When we have calmed the body, strengthened it, we move into our energy body, we do this often at the same time with our pranayama work, and being aware of our breathing. Prana is the animator of our physical body, it brings life into our lungs, energy to our circulatory and lymphatic systems, and helps us regulate and engage in our emotions. We all have experienced how our breathing patterns affects our emotions. That calm when you sit and take a few deep orcleansing breaths....that pause.....and remember that this kosha is related to our heart chakra (anahata) which deals with our heart and lung on a physical level. So this whole system is working together.
Ayurvedic practitioners tell us that the prana moves in 5 ways in our bodies, all helping to purify us.
Prana literally is life energy, and is divided up into five vayus - prana moves the air forward, apana moves moves down and out, udana moves the energy up, samana balances, vyana moves the energy and air out. These are the directions on our prana, and also directions of the universe. In ayurvedic massage, strokes are used in these directions to help cleanse the systems.
The Manomayakosa is our sheath of the mind. This is the part of us that experiences our world. This is the mind, the random sporadic thoughts that arise. The thoughts, the intelligence without the wisdom, it is like technical knowledge.
Vijnamayakosha is the sheath of intellect and wisdom body and “refers to the reflective aspects of our consciousness when we experience a deeper insight into ourselves and the world. As the first three layers begin to syncopate in your yoga practice, a different feeling arises as your wisdom body comes alive. All of a sudden you are not just trying to survive or breathe in a pose, but a shift inside you occurs, as if the spirit of the pose starts to emerge. In Tree Pose, you may begin to feel a steady strength and inner power. In a backbend, it may feel like the sky opens up inside your heart. You are still in the fourth layer of your body when a subjective witness observes these shifts—that inner voice that says, "That feels good!" When the witness of experience dissolves into the experience of the moment, the final layer, anandamaya kosha, the core of bliss begins to shine through. There is a feeling of wholeness and integration, a sense of arriving at your destination, even if you are only there for a moment. This is the radiant core where unconditional love and communion with life arises. In the Upanishads, this bliss body is described as having "joy as the head, contentment as the right arm and delight as the left, bliss as the heart, and Brahman [universal self] as the foundation." Shiva Rhea in her article for yoga Journal “you are here”.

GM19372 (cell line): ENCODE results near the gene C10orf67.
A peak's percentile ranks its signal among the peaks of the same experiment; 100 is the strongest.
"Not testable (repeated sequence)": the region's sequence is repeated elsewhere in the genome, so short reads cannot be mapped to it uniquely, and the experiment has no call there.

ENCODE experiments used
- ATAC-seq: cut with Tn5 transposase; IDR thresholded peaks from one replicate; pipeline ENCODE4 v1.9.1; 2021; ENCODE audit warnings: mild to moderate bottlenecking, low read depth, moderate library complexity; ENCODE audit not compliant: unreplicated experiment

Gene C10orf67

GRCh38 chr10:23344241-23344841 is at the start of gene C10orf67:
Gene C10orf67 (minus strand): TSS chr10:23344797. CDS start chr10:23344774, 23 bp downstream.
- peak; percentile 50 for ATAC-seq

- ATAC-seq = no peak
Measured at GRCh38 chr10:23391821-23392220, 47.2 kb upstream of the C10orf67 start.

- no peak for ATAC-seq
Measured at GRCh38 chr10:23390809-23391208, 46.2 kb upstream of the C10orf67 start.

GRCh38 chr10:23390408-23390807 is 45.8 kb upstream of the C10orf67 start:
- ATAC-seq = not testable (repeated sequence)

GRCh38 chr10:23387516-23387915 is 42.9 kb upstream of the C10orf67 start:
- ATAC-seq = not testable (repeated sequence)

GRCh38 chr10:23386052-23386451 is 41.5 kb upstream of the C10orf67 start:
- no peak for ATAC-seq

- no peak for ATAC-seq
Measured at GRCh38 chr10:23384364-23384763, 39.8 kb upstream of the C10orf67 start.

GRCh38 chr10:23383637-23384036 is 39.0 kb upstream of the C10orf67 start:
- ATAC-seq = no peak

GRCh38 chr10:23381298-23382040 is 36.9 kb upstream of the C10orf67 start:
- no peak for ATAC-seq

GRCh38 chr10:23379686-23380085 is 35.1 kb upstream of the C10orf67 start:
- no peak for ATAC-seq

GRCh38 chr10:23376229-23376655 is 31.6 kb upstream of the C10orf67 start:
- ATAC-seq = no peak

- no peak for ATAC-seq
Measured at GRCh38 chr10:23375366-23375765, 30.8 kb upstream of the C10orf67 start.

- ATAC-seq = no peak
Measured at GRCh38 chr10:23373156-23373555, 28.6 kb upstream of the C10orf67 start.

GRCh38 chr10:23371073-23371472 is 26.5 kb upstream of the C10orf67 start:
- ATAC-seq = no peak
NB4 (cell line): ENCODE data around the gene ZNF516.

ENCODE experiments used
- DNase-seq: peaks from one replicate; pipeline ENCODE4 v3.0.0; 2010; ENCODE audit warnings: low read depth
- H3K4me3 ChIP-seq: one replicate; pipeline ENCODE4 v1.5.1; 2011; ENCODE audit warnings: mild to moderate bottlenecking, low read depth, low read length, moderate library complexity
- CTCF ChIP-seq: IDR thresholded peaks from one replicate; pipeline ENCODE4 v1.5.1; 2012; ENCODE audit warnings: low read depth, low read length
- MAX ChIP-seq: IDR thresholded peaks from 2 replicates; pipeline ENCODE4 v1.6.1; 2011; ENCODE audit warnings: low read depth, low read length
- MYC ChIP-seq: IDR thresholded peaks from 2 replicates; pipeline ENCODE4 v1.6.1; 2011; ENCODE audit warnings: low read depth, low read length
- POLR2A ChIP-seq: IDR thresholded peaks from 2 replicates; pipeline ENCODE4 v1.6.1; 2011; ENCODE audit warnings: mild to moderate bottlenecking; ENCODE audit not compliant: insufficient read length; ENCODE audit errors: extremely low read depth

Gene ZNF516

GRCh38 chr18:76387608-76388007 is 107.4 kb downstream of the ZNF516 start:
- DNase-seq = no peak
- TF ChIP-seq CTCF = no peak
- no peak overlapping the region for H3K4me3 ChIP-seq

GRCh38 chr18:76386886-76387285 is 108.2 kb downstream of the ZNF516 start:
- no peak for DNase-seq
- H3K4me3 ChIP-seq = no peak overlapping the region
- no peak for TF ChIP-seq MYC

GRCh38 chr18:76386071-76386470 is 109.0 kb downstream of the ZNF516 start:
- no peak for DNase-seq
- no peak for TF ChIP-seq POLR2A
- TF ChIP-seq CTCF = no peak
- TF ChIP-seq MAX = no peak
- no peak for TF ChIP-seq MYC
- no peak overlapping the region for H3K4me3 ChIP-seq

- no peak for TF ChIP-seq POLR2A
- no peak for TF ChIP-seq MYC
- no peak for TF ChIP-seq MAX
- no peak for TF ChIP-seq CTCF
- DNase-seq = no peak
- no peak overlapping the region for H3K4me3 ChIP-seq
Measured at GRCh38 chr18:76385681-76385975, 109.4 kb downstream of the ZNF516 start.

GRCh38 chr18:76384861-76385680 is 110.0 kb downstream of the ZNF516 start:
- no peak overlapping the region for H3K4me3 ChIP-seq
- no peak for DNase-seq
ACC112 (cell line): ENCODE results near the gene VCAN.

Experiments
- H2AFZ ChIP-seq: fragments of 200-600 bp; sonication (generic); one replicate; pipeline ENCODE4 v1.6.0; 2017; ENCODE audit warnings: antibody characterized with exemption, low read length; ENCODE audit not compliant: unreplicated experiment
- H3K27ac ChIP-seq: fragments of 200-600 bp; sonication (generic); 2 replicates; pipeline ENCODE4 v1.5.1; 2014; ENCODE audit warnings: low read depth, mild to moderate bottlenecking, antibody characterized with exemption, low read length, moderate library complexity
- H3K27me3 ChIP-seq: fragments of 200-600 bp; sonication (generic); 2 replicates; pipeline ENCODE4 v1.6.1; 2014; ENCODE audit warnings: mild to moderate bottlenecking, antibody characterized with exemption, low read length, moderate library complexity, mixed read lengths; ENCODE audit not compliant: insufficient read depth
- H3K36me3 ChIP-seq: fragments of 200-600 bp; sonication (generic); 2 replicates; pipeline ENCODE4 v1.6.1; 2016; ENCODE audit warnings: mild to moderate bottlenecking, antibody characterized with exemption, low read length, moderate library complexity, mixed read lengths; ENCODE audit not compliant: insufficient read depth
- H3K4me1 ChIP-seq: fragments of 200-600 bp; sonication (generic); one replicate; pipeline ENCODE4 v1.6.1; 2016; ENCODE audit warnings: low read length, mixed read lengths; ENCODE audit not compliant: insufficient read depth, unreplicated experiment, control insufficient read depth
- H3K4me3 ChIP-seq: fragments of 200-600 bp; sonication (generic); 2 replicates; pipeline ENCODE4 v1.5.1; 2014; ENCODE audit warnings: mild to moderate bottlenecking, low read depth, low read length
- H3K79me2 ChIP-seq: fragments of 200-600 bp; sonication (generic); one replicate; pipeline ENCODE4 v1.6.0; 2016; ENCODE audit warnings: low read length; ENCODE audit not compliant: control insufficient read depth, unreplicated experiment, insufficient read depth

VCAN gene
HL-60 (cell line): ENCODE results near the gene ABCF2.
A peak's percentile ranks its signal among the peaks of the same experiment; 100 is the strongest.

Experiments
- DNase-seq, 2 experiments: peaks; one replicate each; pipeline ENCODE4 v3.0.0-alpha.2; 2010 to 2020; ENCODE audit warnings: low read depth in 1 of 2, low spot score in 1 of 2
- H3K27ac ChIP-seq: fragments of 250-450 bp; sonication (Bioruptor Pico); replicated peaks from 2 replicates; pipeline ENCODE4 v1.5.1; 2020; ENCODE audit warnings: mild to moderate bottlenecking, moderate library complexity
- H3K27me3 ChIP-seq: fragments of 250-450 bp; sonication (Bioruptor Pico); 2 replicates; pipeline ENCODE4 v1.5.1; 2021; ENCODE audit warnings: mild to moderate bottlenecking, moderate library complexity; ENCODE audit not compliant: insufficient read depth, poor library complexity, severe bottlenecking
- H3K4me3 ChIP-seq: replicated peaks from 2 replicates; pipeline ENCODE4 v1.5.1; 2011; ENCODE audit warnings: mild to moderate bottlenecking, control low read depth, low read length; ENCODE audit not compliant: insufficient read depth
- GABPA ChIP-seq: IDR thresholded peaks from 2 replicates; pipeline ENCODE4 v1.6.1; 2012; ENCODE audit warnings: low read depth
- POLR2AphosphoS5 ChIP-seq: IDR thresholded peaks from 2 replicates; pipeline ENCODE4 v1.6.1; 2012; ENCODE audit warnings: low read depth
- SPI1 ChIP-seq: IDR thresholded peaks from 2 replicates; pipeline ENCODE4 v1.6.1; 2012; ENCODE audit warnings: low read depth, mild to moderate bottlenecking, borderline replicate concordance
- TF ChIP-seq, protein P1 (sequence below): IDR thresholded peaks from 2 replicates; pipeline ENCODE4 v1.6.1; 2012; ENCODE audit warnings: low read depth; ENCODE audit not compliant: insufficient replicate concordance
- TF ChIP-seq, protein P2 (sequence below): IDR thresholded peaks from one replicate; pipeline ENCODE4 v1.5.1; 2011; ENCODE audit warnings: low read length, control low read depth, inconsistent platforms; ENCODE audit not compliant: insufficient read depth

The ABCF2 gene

One last thing we need to discuss is Kundalini energy. This explained with the story of Shiva and Shakti...In the beginning, there was pure consciousness, unity. Within this consciousness were two beings, Shiva-the infinite supreme lover, stasis, the never changing, time. Shakti represents the energy and the beloved, change, movement, and space (much like yin and yang in oriental medicine). Shakti lies withing all of us, in our base chakra, coiled as a snake in the guise of Kundalini shakti or the “power at rest”. When she moves she becomes manifest, she ascends to find her lover-shiva, moving through the denseness of our bodies. She is the animator, the prana. When she moves through us, when we find this pure energy, this rise of energy brings us balance, freedom, healing and harmony. This energy moves through our charkas and koshas, residing in the seventh chakra ultimately.